As the OPEC meeting nears…
With OPEC’s meeting approaching and…
Apache Corporation (NYSE:APA) reported on Thursday a second-quarter net loss, dropping to US$244 million from US$860 million for the same period of 2015, but still falling short of analyst expectations.
Apache – which changed its accounting method from full-cost to successful-efforts in the quarter – posted an adjusted net loss of US$99 million, or US$0.26 per share, compared to earnings per share of US$0.47 for the second quarter last year. The Zacks Consensus Estimate had expected a loss of US$0.21 per share, while analysts polled by Thomson Reuters were a bit more optimistic, projecting a loss of US$0.15 per share.
Apache’s revenues of US$ 1.382 billion, however, beat estimates -- albeit marginally – with the Zacks consensus having expected US$1.313 billion.
The company cut gross overhead costs by 16 percent in Q2 over the same quarter 2015, and reduced Lease Operating Expense (LOE) per boe by 17 percent.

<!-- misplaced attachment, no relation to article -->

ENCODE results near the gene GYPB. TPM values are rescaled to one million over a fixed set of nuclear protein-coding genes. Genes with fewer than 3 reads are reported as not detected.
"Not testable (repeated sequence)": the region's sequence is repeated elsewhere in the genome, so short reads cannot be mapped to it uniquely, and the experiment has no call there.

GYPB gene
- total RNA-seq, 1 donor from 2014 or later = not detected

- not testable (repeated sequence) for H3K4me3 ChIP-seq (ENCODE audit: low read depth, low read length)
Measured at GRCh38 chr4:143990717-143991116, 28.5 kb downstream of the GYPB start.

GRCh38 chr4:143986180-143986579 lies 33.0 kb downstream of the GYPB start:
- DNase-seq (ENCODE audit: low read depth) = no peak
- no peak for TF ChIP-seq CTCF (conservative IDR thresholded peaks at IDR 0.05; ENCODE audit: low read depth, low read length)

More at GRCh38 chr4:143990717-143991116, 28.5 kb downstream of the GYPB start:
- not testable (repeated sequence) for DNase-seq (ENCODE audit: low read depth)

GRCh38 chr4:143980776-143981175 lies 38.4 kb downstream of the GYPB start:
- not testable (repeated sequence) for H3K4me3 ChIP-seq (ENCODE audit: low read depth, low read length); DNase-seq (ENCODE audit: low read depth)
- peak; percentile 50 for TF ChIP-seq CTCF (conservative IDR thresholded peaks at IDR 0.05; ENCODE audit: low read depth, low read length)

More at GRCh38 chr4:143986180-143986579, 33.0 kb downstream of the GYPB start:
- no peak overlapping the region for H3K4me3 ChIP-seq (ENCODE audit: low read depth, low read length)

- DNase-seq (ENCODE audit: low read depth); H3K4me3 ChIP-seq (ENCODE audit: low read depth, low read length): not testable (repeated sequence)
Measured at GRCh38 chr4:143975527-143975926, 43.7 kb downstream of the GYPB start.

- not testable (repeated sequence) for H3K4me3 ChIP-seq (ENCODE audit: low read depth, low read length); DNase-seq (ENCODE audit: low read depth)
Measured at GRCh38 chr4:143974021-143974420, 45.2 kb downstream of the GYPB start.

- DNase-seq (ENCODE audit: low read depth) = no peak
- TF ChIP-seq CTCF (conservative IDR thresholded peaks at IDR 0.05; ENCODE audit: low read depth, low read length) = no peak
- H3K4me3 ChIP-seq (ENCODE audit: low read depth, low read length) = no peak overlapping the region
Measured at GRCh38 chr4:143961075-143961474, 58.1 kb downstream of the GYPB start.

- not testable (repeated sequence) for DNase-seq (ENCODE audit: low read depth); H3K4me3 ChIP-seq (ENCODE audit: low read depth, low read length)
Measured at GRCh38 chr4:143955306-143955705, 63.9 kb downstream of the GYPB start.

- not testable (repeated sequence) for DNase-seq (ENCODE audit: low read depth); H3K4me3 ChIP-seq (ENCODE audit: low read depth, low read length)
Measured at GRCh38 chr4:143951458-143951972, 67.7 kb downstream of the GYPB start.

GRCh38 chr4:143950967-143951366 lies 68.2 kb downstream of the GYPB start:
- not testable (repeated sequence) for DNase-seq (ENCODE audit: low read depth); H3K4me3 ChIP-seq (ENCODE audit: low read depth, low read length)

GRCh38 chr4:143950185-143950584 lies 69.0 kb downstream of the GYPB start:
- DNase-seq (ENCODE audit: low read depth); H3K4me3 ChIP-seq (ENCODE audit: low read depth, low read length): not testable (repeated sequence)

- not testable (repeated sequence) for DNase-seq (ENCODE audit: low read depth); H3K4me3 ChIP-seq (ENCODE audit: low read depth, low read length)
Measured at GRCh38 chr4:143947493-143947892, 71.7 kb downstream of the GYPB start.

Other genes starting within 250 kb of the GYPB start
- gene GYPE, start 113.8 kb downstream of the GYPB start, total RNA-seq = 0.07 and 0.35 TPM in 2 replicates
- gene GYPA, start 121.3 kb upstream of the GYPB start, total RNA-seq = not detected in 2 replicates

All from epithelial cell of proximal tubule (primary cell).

Apache’s total global oil and gas production averaged 535,456 barrels of oil equivalent per day (boed), down from 579,827 boed for the second quarter of 2015.
The company said that its output in the North America Onshore was stable at 281,987 boed, down by 16,000 boed from the first quarter of 2016, “despite significant reductions in investment over the last 18 months”.
In May 2016, Apache revised up its 2016 full-year production guidance for North American Onshore by 5,000 boed to a range of 268,000-278,000 boed.
In Thursday’s second-quarter results statement, Apache said that it was slowly investing incremental capital as crude oil prices had started to show “modest signs of improvement relative to the first quarter”. The group now expects its capital expenditure in 2016 to be at the upper end of the US$1.4 billion-US$1.8 billion guidance range.
Apache’s results release comes a week after the supermajors reported losses or slumping profits, blaming low crude prices and weak refining margins. Exxon missed estimates by a wide margin, Chevron swung to a loss, and Shell shocked analysts with a 72-percent plunge in profits, which missed forecasts by more than US$1 billion.
By Tsvetana Paraskova for Oilprice.com
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Tsvetana is a writer for the U.S.-based Divergente LLC consulting firm with over a decade of experience writing for news outlets such as iNVEZZ and…